• dan_glada, I don't have a lot of firsthand experience with New York City, but to quote wikipedia: "Among the 182 U.S. cities with populations of more than 100,000, New York City ranked 136th in overall crime (with about the same crime rate as Boise, Idaho)." To Timothy, I will also say that many college campuses have extremely high crime rates, but not particularly in "violent crime" categories. As for Baltimore, it is a very interesting city that goes "block by block." There are bad areas, good areas, and then transitional areas with lots of spillover. I feel safe walking around at night, but know that there are some areas that I wouldn't (shouldn't) walk through. It's a complex problem (gangs, drugs, concentrated poverty, education, police, transit issues) in a city that has made tremendous strides in recent years and will hopefully continue to do so.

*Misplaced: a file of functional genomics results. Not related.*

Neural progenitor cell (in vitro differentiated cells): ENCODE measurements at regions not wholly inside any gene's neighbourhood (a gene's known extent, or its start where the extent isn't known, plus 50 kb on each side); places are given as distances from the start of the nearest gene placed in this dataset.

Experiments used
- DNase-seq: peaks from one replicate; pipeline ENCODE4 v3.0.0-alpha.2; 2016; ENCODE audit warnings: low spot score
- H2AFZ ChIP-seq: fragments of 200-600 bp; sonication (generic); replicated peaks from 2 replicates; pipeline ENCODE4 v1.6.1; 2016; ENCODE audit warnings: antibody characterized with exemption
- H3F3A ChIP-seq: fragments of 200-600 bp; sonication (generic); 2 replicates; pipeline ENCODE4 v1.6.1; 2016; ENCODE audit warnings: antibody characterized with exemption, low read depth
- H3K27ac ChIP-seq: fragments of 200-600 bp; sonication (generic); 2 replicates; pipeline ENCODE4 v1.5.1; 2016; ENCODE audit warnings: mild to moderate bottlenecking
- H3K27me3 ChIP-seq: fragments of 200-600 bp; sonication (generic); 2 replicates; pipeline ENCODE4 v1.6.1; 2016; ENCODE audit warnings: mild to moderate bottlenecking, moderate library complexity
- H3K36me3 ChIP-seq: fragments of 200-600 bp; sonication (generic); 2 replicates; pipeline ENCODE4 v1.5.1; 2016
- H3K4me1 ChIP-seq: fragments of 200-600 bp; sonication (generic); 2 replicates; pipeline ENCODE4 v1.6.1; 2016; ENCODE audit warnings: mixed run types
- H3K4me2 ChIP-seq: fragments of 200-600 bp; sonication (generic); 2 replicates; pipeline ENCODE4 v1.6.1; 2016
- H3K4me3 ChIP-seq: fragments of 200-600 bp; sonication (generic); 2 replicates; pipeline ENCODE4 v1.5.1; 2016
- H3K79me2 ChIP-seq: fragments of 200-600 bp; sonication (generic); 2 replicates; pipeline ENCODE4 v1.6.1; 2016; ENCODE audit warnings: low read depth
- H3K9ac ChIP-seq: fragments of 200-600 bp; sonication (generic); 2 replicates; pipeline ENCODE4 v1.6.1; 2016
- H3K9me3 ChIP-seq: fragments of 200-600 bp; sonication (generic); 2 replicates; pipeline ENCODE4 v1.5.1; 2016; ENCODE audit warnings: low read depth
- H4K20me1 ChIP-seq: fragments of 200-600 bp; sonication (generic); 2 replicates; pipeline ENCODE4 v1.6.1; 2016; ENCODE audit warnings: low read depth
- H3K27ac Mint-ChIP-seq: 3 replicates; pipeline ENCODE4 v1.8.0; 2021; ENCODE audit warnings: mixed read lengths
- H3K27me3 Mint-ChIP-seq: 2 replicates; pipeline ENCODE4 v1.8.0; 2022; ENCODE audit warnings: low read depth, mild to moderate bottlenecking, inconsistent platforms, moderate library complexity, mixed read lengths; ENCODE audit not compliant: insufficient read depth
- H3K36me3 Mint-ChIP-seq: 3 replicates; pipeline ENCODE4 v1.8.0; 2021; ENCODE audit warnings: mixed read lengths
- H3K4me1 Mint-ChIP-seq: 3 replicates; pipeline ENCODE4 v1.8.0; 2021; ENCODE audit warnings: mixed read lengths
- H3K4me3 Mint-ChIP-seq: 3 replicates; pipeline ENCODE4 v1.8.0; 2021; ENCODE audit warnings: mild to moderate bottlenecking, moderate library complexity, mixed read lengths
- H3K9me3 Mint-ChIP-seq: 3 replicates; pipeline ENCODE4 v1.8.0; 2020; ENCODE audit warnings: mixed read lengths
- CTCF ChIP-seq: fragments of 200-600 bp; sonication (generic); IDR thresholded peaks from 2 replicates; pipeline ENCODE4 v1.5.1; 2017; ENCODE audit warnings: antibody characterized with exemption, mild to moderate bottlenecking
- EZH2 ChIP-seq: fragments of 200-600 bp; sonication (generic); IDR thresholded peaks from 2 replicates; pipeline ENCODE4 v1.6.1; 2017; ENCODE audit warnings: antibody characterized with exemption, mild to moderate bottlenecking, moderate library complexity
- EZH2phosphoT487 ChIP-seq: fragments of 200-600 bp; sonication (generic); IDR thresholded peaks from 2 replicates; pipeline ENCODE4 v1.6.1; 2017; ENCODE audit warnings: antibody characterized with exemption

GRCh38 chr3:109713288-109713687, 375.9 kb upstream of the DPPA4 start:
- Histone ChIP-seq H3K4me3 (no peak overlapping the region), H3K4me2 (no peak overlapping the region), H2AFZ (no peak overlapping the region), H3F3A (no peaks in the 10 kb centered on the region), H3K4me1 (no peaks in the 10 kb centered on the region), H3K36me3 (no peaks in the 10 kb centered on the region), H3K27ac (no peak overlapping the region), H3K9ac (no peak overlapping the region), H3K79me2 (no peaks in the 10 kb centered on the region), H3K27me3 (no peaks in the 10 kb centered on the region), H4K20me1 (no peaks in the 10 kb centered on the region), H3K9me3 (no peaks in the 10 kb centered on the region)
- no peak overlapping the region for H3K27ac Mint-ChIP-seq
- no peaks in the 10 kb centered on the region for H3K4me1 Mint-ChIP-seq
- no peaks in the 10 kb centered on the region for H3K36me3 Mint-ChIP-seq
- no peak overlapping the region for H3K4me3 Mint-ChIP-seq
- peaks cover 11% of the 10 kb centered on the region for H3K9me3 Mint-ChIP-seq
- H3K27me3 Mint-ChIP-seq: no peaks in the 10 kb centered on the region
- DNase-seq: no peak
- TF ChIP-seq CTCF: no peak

Responses to this comment
  • Here's a fun fact: If Baltimore had Manhattan's population density, they'd be clocking 4000 murders a year! This is why I live in crime-free Sweden (Norwegian hate-crimes do not count, as Norwegians aren't people).

    Responses to this comment
  • Nice. My bad--I just figured that you were piggybacking on Timothy's comment which referenced New York. For the record though, I wouldn't be caught dead on the mean streets of Boise either. Consider my head hung in shame.

    Responses to this comment
  • Doing Deities, as usual, makes very thoughtful comments. But I don't think Kendall's article necessarily goes in the wrong direction. It's his opinion, based on his life, and whether you agree with his conclusions or not, what he's saying is real to him.

    Responses to this comment
  • Man, two days on Splice, two cities crossed off my list, at least without a police escort. Truth be told, same could be, and is, said about L.A., but at least I know how to get around here and what areas to avoid.